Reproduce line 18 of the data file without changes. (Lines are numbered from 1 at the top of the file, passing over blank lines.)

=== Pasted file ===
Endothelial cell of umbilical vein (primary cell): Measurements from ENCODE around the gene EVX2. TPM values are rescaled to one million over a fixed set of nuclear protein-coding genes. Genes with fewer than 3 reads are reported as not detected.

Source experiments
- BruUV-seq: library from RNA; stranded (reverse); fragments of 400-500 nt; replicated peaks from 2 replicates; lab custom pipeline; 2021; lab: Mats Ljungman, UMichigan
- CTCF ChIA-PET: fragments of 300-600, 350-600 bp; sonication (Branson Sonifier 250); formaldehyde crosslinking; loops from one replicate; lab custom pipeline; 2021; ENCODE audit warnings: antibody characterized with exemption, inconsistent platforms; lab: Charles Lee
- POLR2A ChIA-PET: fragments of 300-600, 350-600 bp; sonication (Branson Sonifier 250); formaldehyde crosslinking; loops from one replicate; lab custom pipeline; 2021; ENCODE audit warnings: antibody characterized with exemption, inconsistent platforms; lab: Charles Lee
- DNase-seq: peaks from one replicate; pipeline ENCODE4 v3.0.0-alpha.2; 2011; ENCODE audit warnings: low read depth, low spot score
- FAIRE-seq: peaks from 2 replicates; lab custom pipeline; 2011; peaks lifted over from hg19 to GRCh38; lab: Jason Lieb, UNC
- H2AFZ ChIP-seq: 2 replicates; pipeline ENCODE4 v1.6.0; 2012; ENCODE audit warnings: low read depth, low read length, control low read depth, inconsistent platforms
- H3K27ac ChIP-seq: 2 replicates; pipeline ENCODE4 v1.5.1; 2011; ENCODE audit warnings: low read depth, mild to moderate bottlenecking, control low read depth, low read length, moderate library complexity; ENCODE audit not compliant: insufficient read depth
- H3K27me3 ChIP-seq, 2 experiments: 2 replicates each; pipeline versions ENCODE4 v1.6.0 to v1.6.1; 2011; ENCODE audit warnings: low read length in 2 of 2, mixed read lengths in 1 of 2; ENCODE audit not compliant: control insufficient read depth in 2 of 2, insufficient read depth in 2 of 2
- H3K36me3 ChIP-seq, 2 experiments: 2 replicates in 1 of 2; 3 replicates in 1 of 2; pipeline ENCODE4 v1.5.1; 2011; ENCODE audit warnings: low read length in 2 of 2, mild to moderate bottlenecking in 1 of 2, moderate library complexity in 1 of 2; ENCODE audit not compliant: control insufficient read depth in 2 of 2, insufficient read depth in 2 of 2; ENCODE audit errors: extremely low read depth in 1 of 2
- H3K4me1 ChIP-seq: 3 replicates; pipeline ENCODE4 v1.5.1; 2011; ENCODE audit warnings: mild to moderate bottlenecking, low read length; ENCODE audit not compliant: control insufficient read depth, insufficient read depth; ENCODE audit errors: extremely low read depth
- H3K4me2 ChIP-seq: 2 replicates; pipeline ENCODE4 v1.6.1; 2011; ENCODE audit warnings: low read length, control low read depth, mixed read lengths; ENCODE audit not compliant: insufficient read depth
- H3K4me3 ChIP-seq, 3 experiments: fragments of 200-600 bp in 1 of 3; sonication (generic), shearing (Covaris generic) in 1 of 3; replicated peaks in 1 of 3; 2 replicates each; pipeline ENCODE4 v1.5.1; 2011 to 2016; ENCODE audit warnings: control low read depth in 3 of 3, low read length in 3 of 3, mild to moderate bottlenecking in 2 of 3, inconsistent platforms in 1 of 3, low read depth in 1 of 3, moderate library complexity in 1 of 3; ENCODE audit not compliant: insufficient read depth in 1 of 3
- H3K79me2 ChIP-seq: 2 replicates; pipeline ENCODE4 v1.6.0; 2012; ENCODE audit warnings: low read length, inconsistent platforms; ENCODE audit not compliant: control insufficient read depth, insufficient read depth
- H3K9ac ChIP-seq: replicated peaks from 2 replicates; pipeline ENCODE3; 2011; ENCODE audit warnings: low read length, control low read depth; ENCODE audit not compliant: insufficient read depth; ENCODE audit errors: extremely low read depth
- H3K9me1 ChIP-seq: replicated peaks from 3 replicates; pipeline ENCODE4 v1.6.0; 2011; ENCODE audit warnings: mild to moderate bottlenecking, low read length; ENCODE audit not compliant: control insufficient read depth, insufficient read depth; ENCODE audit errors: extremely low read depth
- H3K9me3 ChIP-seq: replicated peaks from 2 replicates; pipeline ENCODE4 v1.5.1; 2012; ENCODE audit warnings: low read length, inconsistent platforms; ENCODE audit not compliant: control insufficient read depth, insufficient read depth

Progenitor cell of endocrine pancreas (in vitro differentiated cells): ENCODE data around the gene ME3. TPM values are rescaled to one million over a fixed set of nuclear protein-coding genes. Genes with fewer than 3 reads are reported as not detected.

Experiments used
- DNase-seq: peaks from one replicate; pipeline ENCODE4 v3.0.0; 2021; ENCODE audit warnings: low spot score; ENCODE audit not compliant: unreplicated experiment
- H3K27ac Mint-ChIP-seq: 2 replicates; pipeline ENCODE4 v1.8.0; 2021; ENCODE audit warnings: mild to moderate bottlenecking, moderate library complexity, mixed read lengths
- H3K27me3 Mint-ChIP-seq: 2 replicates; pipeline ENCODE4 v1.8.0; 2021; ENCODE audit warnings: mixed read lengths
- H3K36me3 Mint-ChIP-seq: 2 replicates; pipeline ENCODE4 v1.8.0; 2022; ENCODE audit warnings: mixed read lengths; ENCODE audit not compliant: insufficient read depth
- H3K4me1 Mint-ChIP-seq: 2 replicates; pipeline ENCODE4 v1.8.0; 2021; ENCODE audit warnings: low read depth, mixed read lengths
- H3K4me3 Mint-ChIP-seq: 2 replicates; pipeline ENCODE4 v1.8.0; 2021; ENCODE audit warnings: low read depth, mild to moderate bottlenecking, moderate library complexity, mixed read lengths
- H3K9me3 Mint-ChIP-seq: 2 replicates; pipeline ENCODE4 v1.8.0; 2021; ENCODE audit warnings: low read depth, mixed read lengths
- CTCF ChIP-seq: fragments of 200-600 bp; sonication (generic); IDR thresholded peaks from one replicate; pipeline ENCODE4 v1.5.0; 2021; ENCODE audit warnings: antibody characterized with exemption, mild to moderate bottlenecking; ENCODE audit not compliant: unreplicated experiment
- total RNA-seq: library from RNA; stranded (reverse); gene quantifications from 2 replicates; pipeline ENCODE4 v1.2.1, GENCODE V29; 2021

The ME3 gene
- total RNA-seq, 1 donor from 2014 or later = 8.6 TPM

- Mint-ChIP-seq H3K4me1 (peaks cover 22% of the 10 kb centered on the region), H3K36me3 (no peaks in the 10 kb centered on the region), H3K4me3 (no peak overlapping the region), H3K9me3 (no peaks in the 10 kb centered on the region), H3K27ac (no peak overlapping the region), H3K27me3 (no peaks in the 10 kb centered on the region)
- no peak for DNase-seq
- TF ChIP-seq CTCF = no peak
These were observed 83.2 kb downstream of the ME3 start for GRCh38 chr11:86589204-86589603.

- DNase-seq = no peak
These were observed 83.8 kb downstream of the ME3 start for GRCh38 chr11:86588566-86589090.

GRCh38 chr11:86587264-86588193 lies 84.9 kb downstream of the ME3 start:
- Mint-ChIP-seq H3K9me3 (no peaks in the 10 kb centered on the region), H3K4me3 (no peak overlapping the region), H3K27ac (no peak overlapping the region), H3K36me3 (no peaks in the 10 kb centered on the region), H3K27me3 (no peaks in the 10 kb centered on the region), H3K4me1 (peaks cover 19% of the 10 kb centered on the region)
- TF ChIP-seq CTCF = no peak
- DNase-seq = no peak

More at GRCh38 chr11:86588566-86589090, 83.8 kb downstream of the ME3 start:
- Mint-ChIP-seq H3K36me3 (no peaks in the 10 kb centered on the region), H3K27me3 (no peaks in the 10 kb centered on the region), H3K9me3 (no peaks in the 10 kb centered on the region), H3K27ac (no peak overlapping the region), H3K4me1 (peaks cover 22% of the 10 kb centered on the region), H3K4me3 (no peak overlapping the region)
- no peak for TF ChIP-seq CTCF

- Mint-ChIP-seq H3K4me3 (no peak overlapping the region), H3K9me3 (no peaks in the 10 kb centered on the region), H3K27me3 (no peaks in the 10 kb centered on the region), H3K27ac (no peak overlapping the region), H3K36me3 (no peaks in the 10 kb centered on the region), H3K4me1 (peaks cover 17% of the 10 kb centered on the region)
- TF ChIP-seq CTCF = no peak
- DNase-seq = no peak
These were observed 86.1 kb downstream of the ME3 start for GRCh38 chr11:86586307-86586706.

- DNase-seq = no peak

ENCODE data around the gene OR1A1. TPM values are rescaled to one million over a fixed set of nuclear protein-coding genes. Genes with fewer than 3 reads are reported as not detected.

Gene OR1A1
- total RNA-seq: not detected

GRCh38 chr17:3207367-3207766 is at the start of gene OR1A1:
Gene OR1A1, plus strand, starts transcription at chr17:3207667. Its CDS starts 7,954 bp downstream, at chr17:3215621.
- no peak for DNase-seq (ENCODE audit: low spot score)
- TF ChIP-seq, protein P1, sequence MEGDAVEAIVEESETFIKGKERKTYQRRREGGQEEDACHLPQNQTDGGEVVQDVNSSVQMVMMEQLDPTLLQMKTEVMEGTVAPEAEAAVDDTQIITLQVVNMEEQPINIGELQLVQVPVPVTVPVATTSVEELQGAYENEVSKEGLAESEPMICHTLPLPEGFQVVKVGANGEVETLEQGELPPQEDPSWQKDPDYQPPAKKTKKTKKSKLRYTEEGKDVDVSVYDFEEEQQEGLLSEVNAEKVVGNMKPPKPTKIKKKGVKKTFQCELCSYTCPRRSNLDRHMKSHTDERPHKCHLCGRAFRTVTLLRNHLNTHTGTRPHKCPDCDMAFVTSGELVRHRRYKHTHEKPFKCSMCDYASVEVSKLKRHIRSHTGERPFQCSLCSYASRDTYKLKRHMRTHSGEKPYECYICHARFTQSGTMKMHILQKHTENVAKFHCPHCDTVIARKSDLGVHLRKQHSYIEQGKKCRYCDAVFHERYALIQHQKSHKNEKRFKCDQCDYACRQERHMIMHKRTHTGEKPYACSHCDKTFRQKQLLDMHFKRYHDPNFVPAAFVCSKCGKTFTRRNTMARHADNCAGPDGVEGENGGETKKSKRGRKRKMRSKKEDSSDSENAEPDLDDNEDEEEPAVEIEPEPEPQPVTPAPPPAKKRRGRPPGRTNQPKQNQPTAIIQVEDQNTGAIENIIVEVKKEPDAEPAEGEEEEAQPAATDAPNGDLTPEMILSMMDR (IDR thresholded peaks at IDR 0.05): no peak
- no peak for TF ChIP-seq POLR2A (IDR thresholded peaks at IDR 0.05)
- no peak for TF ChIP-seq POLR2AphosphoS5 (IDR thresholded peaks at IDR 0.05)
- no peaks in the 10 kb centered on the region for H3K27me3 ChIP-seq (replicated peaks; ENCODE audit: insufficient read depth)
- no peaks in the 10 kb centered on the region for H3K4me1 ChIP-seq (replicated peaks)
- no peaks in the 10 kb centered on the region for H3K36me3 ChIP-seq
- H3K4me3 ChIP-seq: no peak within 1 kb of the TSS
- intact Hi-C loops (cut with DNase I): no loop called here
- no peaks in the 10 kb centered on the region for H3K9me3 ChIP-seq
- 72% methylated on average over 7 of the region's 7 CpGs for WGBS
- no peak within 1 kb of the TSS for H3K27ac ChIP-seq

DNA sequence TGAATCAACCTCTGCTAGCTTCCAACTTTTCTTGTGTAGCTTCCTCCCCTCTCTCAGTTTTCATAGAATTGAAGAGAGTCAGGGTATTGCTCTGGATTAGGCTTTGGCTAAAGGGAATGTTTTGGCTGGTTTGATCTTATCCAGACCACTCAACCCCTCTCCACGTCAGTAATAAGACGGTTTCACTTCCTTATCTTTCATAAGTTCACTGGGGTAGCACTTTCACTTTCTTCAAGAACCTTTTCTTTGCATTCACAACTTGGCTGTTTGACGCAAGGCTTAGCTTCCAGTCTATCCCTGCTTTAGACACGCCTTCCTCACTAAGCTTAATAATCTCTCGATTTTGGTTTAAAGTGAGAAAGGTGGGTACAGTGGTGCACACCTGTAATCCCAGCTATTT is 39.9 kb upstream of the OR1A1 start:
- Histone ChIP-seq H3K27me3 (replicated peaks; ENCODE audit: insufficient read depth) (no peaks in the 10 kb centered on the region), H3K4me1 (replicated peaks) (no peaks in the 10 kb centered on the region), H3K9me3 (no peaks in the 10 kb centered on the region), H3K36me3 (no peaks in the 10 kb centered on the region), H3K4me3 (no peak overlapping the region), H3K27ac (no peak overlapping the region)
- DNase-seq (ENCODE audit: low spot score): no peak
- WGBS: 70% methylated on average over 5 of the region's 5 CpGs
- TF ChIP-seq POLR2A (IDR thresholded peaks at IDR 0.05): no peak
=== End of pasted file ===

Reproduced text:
- H3K9me3 ChIP-seq: replicated peaks from 2 replicates; pipeline ENCODE4 v1.5.1; 2012; ENCODE audit warnings: low read length, inconsistent platforms; ENCODE audit not compliant: control insufficient read depth, insufficient read depth